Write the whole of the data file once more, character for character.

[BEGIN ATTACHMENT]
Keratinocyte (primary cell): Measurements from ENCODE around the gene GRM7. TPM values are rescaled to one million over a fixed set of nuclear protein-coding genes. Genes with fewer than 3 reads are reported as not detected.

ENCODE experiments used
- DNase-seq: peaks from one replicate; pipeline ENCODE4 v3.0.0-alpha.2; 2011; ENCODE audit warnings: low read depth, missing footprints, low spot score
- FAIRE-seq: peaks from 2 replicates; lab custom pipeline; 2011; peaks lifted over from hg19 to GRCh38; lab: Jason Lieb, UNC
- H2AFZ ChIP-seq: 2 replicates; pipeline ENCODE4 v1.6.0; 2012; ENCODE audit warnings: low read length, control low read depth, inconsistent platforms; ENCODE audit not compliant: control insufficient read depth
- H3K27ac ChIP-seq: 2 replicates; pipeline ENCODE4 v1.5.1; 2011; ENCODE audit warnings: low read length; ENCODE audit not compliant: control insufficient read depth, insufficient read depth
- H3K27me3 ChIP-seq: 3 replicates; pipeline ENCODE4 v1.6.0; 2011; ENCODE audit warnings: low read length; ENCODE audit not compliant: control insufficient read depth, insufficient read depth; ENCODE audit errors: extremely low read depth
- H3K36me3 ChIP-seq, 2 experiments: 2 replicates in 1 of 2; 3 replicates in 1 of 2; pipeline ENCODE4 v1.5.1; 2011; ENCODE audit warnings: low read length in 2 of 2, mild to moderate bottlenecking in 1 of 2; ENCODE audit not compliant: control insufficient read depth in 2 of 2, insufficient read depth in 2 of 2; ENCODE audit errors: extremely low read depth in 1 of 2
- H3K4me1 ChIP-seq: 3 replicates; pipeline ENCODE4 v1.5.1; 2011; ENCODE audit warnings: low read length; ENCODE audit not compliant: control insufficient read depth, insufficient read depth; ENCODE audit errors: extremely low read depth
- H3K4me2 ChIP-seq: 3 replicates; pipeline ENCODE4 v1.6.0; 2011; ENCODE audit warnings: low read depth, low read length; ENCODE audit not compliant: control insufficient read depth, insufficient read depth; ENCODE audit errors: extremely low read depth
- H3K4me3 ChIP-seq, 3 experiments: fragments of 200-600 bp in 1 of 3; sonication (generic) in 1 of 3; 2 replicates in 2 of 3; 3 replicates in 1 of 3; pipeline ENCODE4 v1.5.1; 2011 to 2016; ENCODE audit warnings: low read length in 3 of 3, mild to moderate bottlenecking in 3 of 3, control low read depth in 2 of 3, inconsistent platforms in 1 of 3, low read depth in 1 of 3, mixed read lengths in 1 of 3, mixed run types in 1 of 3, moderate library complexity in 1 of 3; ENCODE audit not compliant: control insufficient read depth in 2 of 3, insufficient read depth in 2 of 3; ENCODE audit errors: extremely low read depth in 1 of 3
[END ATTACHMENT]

Keratinocyte (primary cell): Measurements from ENCODE around the gene GRM7. TPM values are rescaled to one million over a fixed set of nuclear protein-coding genes. Genes with fewer than 3 reads are reported as not detected.

ENCODE experiments used
- DNase-seq: peaks from one replicate; pipeline ENCODE4 v3.0.0-alpha.2; 2011; ENCODE audit warnings: low read depth, missing footprints, low spot score
- FAIRE-seq: peaks from 2 replicates; lab custom pipeline; 2011; peaks lifted over from hg19 to GRCh38; lab: Jason Lieb, UNC
- H2AFZ ChIP-seq: 2 replicates; pipeline ENCODE4 v1.6.0; 2012; ENCODE audit warnings: low read length, control low read depth, inconsistent platforms; ENCODE audit not compliant: control insufficient read depth
- H3K27ac ChIP-seq: 2 replicates; pipeline ENCODE4 v1.5.1; 2011; ENCODE audit warnings: low read length; ENCODE audit not compliant: control insufficient read depth, insufficient read depth
- H3K27me3 ChIP-seq: 3 replicates; pipeline ENCODE4 v1.6.0; 2011; ENCODE audit warnings: low read length; ENCODE audit not compliant: control insufficient read depth, insufficient read depth; ENCODE audit errors: extremely low read depth
- H3K36me3 ChIP-seq, 2 experiments: 2 replicates in 1 of 2; 3 replicates in 1 of 2; pipeline ENCODE4 v1.5.1; 2011; ENCODE audit warnings: low read length in 2 of 2, mild to moderate bottlenecking in 1 of 2; ENCODE audit not compliant: control insufficient read depth in 2 of 2, insufficient read depth in 2 of 2; ENCODE audit errors: extremely low read depth in 1 of 2
- H3K4me1 ChIP-seq: 3 replicates; pipeline ENCODE4 v1.5.1; 2011; ENCODE audit warnings: low read length; ENCODE audit not compliant: control insufficient read depth, insufficient read depth; ENCODE audit errors: extremely low read depth
- H3K4me2 ChIP-seq: 3 replicates; pipeline ENCODE4 v1.6.0; 2011; ENCODE audit warnings: low read depth, low read length; ENCODE audit not compliant: control insufficient read depth, insufficient read depth; ENCODE audit errors: extremely low read depth
- H3K4me3 ChIP-seq, 3 experiments: fragments of 200-600 bp in 1 of 3; sonication (generic) in 1 of 3; 2 replicates in 2 of 3; 3 replicates in 1 of 3; pipeline ENCODE4 v1.5.1; 2011 to 2016; ENCODE audit warnings: low read length in 3 of 3, mild to moderate bottlenecking in 3 of 3, control low read depth in 2 of 3, inconsistent platforms in 1 of 3, low read depth in 1 of 3, mixed read lengths in 1 of 3, mixed run types in 1 of 3, moderate library complexity in 1 of 3; ENCODE audit not compliant: control insufficient read depth in 2 of 3, insufficient read depth in 2 of 3; ENCODE audit errors: extremely low read depth in 1 of 3